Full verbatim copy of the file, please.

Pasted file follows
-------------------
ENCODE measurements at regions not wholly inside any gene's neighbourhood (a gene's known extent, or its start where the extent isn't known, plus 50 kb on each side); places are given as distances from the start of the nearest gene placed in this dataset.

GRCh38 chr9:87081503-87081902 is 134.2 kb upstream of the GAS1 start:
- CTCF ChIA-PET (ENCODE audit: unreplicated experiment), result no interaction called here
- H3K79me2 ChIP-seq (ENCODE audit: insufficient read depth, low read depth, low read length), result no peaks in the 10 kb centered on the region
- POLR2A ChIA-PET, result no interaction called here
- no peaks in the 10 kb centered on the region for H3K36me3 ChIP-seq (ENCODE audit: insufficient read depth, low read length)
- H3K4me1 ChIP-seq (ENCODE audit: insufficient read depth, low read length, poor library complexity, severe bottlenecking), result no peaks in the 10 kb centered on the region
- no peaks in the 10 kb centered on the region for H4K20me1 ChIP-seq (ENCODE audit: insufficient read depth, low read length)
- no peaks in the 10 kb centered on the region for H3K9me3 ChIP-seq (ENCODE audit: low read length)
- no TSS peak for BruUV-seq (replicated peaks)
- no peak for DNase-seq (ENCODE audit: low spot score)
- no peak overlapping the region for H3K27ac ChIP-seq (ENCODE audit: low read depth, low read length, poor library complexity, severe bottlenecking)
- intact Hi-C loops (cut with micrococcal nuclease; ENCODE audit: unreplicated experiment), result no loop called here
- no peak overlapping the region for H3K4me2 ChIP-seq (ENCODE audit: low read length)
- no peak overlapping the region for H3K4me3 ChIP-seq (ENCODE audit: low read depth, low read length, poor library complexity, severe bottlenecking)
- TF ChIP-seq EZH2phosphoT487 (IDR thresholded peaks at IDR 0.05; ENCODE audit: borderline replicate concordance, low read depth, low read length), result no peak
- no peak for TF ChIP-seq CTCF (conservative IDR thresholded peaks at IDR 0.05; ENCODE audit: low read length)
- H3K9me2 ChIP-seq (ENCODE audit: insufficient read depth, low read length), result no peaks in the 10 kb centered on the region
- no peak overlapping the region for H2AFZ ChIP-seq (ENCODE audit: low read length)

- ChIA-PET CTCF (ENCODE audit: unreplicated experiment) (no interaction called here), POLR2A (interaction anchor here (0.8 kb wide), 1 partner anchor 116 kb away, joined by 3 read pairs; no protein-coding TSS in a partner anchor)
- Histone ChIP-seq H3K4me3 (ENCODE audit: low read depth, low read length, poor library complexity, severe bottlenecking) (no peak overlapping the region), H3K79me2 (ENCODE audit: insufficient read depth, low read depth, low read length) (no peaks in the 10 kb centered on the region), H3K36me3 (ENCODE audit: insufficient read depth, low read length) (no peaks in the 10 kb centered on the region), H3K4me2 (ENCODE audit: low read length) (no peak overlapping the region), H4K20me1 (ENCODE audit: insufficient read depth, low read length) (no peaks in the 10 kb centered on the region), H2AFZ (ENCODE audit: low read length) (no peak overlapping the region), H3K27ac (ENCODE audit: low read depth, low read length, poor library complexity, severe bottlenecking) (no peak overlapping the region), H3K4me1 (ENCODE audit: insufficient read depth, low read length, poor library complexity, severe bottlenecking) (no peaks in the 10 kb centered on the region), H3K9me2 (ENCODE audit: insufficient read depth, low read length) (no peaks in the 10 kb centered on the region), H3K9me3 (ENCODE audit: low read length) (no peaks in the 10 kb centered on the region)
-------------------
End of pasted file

ENCODE measurements at regions not wholly inside any gene's neighbourhood (a gene's known extent, or its start where the extent isn't known, plus 50 kb on each side); places are given as distances from the start of the nearest gene placed in this dataset.

GRCh38 chr9:87081503-87081902 is 134.2 kb upstream of the GAS1 start:
- CTCF ChIA-PET (ENCODE audit: unreplicated experiment), result no interaction called here
- H3K79me2 ChIP-seq (ENCODE audit: insufficient read depth, low read depth, low read length), result no peaks in the 10 kb centered on the region
- POLR2A ChIA-PET, result no interaction called here
- no peaks in the 10 kb centered on the region for H3K36me3 ChIP-seq (ENCODE audit: insufficient read depth, low read length)
- H3K4me1 ChIP-seq (ENCODE audit: insufficient read depth, low read length, poor library complexity, severe bottlenecking), result no peaks in the 10 kb centered on the region
- no peaks in the 10 kb centered on the region for H4K20me1 ChIP-seq (ENCODE audit: insufficient read depth, low read length)
- no peaks in the 10 kb centered on the region for H3K9me3 ChIP-seq (ENCODE audit: low read length)
- no TSS peak for BruUV-seq (replicated peaks)
- no peak for DNase-seq (ENCODE audit: low spot score)
- no peak overlapping the region for H3K27ac ChIP-seq (ENCODE audit: low read depth, low read length, poor library complexity, severe bottlenecking)
- intact Hi-C loops (cut with micrococcal nuclease; ENCODE audit: unreplicated experiment), result no loop called here
- no peak overlapping the region for H3K4me2 ChIP-seq (ENCODE audit: low read length)
- no peak overlapping the region for H3K4me3 ChIP-seq (ENCODE audit: low read depth, low read length, poor library complexity, severe bottlenecking)
- TF ChIP-seq EZH2phosphoT487 (IDR thresholded peaks at IDR 0.05; ENCODE audit: borderline replicate concordance, low read depth, low read length), result no peak
- no peak for TF ChIP-seq CTCF (conservative IDR thresholded peaks at IDR 0.05; ENCODE audit: low read length)
- H3K9me2 ChIP-seq (ENCODE audit: insufficient read depth, low read length), result no peaks in the 10 kb centered on the region
- no peak overlapping the region for H2AFZ ChIP-seq (ENCODE audit: low read length)

- ChIA-PET CTCF (ENCODE audit: unreplicated experiment) (no interaction called here), POLR2A (interaction anchor here (0.8 kb wide), 1 partner anchor 116 kb away, joined by 3 read pairs; no protein-coding TSS in a partner anchor)
- Histone ChIP-seq H3K4me3 (ENCODE audit: low read depth, low read length, poor library complexity, severe bottlenecking) (no peak overlapping the region), H3K79me2 (ENCODE audit: insufficient read depth, low read depth, low read length) (no peaks in the 10 kb centered on the region), H3K36me3 (ENCODE audit: insufficient read depth, low read length) (no peaks in the 10 kb centered on the region), H3K4me2 (ENCODE audit: low read length) (no peak overlapping the region), H4K20me1 (ENCODE audit: insufficient read depth, low read length) (no peaks in the 10 kb centered on the region), H2AFZ (ENCODE audit: low read length) (no peak overlapping the region), H3K27ac (ENCODE audit: low read depth, low read length, poor library complexity, severe bottlenecking) (no peak overlapping the region), H3K4me1 (ENCODE audit: insufficient read depth, low read length, poor library complexity, severe bottlenecking) (no peaks in the 10 kb centered on the region), H3K9me2 (ENCODE audit: insufficient read depth, low read length) (no peaks in the 10 kb centered on the region), H3K9me3 (ENCODE audit: low read length) (no peaks in the 10 kb centered on the region)